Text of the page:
Get ready, because as the temperatures start to cool down, it’s about to be ‘green’ time, I’m talking the South’s trifecta of fall superfoods, collard, mustard and turnip greens with turnips. There are certain foods that Southerners proudly claim as our own; favorites like cornbread, muscadine jelly, and, of course, greens. Start a pot of greens, throw a sweet potato in the oven and you have a nutritious meal that will make you want to kiss your mama and thank goodness for your Southern raising. Whether you boil them with ham hocks, braise them, toss them into a stir-fry or add them to soups or casseroles, these versatile standouts are sure to satisfy.
The history of these greens is the history of America.
If you are wondering how our region was so blessed to have Southern greens take such a prominent place in our food culture, like many other traditions that were brought to the colonies from the native countries of early settlers and enslaved Africans, greens were a taste of home for the peoples that would inhabit the South.
Research by food historians indicates that collard greens, for example, originated in the eastern Mediterranean, and that it was many years later that they were brought to this continent, after having arrived in Africa in the 1600s.
The habit of eating greens that have been cooked down into a low gravy and drinking the juices from the greens (known as “pot liquor”) is of African origin, according to an article by the Latibah Collard Green Museum in Charlotte, North Carolina.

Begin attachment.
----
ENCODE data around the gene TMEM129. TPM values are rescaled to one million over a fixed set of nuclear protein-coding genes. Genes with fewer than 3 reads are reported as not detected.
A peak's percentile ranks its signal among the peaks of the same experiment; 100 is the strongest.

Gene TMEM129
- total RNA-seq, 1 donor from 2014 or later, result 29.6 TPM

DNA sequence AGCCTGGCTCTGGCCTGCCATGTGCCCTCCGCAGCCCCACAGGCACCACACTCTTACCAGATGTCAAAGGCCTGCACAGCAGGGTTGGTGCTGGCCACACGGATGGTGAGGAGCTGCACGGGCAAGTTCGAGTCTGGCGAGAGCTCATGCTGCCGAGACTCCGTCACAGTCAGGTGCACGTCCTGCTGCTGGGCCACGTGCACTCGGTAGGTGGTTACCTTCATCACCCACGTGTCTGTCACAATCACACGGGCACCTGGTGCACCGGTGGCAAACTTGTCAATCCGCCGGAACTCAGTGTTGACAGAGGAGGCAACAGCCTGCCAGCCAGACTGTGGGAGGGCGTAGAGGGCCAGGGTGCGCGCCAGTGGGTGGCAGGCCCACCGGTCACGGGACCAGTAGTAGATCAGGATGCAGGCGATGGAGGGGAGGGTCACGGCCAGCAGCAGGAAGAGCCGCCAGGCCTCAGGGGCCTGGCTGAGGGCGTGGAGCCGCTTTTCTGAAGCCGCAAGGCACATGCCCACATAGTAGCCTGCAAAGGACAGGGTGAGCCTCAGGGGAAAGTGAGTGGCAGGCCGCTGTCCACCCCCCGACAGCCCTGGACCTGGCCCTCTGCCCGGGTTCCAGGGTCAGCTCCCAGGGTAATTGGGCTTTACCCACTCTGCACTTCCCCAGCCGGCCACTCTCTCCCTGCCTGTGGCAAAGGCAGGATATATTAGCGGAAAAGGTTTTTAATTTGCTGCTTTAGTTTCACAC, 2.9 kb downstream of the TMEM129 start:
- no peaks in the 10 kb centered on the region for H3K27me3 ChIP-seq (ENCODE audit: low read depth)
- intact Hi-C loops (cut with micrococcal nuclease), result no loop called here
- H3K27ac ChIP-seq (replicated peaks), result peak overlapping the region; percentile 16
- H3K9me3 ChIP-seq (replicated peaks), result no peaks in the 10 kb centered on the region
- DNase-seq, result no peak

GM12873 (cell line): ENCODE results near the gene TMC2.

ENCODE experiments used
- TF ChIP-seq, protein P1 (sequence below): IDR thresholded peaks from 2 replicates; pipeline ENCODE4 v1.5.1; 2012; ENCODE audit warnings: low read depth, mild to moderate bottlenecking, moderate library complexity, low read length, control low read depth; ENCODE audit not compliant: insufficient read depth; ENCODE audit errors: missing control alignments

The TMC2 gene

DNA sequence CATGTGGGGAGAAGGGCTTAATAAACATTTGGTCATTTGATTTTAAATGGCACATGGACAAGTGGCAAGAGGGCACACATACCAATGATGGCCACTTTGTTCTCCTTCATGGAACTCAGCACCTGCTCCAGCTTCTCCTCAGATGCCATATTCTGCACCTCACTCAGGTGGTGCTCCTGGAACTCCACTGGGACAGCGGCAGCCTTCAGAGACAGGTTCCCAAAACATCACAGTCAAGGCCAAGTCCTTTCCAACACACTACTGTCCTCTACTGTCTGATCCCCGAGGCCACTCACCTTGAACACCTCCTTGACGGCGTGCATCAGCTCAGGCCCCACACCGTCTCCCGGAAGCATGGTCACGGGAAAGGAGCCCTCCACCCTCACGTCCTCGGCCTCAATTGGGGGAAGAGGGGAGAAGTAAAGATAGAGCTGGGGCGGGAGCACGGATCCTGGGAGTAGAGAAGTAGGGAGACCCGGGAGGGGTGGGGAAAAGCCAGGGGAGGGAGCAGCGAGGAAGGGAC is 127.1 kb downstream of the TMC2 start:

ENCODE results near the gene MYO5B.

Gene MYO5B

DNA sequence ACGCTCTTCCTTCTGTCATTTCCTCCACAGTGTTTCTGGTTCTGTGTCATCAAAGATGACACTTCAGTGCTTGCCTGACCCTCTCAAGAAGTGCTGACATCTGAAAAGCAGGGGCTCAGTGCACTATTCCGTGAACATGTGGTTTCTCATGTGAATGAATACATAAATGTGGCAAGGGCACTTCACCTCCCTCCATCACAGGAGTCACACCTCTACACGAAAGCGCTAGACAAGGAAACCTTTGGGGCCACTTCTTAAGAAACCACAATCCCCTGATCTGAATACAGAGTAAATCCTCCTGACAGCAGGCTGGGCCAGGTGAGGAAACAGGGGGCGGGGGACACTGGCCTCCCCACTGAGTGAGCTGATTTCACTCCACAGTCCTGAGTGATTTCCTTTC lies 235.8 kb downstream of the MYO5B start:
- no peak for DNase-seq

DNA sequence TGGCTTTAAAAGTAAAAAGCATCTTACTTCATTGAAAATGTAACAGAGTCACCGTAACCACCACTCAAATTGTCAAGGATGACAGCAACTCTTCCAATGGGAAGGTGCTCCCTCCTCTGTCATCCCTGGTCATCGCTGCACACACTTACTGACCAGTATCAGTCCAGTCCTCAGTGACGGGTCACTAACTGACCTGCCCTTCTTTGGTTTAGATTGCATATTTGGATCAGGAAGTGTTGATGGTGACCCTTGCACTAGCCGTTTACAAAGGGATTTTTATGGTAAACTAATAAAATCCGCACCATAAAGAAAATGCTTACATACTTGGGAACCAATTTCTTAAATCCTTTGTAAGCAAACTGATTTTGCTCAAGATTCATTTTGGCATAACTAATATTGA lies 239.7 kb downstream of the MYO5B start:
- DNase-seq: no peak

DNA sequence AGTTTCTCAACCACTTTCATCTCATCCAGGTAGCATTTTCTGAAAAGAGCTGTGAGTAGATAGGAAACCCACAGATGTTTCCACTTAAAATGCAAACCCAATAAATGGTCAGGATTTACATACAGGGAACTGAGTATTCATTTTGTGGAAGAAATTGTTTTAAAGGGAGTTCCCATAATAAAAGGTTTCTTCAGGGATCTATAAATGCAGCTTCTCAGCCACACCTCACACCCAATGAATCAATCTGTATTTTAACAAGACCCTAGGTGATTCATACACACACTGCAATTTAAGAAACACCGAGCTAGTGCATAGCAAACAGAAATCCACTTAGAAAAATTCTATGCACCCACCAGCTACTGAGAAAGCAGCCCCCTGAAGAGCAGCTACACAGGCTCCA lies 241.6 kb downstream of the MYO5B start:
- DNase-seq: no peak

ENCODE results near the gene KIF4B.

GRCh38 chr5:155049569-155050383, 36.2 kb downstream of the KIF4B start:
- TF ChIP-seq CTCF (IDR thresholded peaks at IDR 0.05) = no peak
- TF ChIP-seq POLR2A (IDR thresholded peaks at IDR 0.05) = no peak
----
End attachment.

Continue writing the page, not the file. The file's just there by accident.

Collard greens have very large leaves compared to other greens. They have large stalks running through them and veins throughout the leaves.
A native to India, mustard greens have a peppery, bold flavor. A much lighter green than collards – they are thinner and tenderer, and they tend to shrink more during cooking. Mustard greens have smaller leaves than collards and their edges are ruffled. They can be prepared much like collard and mustard greens, as a salad green, or cooked with pork fat or turkey wings until they’re tender.
Turnip greens are a tender green, with the perfect hint of bitterness, often cooked with a splash of vinegar and a sprinkle of sugar to complement that bitterness. They are best when picked and eaten when the plants are young. While many people simmer them with ham hocks, they also can be added to stir-fries or soups. Turnip greens are believed to have been cultivated in Hellenistic and Roman times, more than 4,000 years ago.
Though they all arrived in the U.S. at different times and in various ways, we are certainly happy that these greens made their way to Southern tables. There is an ongoing, let’s say, friendly discussion about which greens or combos of greens are best. Let me just weigh in with my opinion: I like to mix all three and enjoy the best each one has to offer, cooked with some ham or bacon, along with turnips.
Dark, leafy greens have great nutritional value. Collards, mustard greens and turnip greens are an excellent source of folate, vitamin C, calcium and beta carotine. They are also good sources of iron and magnesium. The lutein and zeaxanthin they contain help protect against cataracts and macular degeneration. Greens provide fiber and are filling, although low in calories, depending on how they are prepared.
All greens should be thoroughly washed and large stems should be removed before cooking. When boiling, cooking times will vary between the different types. I remove the large stalks that run up the center and cut the remaining leaves into strips when preparing collard greens for cooking. Mustard greens can be put directly into pot after washing. Turnip greens are tenderer and require less cooking time. When cooking more than one variety of green at a time, add them to the pan incrementally so the tenderest greens are not overcooked. If you are cooking turnips with your greens, it is best to bring the turnips to a boil before you place the greens in the pan. Cook all greens until tender.